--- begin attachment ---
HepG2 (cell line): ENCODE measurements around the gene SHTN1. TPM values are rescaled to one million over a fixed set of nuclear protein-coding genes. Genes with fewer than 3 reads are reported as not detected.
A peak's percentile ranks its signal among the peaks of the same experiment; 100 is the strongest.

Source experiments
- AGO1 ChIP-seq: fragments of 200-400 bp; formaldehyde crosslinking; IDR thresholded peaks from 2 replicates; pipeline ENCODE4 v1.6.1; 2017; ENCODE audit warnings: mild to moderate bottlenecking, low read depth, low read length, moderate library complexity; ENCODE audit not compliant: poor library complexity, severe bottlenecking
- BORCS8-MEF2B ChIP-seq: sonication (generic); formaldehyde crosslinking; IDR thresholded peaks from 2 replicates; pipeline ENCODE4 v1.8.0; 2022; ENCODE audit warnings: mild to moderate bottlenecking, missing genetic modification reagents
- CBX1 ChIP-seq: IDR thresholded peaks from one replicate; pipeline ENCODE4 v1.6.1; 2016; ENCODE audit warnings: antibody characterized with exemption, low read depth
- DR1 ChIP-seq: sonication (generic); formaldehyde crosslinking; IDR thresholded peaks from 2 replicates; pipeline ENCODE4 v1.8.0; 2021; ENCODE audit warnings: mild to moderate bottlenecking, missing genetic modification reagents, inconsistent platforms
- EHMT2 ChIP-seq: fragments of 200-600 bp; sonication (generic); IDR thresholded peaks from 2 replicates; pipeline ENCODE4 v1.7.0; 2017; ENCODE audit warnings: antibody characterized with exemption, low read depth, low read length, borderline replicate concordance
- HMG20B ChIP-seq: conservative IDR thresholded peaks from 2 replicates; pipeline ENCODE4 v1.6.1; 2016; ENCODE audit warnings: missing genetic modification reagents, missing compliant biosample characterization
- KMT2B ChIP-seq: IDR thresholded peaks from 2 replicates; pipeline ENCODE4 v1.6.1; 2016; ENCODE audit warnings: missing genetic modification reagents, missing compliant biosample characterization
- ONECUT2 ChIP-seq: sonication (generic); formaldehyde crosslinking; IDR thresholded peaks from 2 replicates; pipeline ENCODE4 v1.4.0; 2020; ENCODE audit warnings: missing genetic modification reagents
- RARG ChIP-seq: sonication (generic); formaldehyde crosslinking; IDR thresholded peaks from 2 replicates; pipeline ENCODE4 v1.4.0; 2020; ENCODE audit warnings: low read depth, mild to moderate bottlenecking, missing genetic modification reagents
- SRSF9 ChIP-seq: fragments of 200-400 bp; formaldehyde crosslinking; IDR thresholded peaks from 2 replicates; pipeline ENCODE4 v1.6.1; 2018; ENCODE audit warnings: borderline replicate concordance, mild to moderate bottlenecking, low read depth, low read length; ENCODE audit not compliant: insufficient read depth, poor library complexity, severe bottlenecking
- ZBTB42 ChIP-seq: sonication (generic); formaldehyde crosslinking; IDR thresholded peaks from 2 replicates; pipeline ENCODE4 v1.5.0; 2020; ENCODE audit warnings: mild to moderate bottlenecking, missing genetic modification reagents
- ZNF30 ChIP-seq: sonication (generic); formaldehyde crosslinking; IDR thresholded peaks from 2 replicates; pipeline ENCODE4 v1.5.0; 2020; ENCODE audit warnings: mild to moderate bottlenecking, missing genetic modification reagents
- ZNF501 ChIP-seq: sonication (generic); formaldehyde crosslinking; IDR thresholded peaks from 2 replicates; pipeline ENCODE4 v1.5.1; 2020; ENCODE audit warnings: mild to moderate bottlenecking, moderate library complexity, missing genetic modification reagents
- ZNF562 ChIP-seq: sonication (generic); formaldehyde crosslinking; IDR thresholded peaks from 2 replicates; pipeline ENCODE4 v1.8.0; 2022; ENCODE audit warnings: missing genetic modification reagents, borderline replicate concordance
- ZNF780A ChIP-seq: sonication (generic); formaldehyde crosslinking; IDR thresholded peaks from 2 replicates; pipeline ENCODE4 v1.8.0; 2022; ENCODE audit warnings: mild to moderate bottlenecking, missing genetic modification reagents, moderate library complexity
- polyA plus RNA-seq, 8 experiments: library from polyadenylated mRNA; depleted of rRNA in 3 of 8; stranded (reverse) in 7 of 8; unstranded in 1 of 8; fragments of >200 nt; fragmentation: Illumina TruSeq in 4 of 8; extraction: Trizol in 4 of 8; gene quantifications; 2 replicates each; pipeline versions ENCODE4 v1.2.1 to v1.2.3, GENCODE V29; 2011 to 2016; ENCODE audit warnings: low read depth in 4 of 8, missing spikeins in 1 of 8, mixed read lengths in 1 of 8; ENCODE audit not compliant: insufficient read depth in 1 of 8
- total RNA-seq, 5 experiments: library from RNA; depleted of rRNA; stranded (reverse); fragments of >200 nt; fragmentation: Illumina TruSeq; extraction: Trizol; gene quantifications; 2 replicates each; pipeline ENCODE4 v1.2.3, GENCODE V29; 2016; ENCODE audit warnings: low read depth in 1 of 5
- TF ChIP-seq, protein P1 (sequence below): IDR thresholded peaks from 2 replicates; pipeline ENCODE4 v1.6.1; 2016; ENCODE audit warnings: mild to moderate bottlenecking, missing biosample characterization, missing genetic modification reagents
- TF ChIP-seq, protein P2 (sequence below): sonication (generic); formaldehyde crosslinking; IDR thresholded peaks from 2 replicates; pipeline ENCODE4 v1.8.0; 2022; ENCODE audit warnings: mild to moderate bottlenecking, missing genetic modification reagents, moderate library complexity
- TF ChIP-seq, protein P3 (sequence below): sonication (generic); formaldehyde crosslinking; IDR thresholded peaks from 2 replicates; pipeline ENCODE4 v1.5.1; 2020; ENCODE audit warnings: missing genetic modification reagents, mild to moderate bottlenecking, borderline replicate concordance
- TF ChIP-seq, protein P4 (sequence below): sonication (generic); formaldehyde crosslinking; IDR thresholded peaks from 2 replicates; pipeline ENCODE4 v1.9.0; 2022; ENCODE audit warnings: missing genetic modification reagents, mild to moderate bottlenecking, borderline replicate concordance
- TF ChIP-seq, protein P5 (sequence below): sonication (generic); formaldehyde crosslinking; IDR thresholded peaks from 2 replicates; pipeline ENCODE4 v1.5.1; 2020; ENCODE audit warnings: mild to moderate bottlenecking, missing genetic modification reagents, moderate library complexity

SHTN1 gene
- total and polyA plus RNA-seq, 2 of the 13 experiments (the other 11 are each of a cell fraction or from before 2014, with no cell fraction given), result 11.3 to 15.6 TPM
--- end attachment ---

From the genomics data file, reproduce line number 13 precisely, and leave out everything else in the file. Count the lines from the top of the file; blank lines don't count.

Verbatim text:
- SRSF9 ChIP-seq: fragments of 200-400 bp; formaldehyde crosslinking; IDR thresholded peaks from 2 replicates; pipeline ENCODE4 v1.6.1; 2018; ENCODE audit warnings: borderline replicate concordance, mild to moderate bottlenecking, low read depth, low read length; ENCODE audit not compliant: insufficient read depth, poor library complexity, severe bottlenecking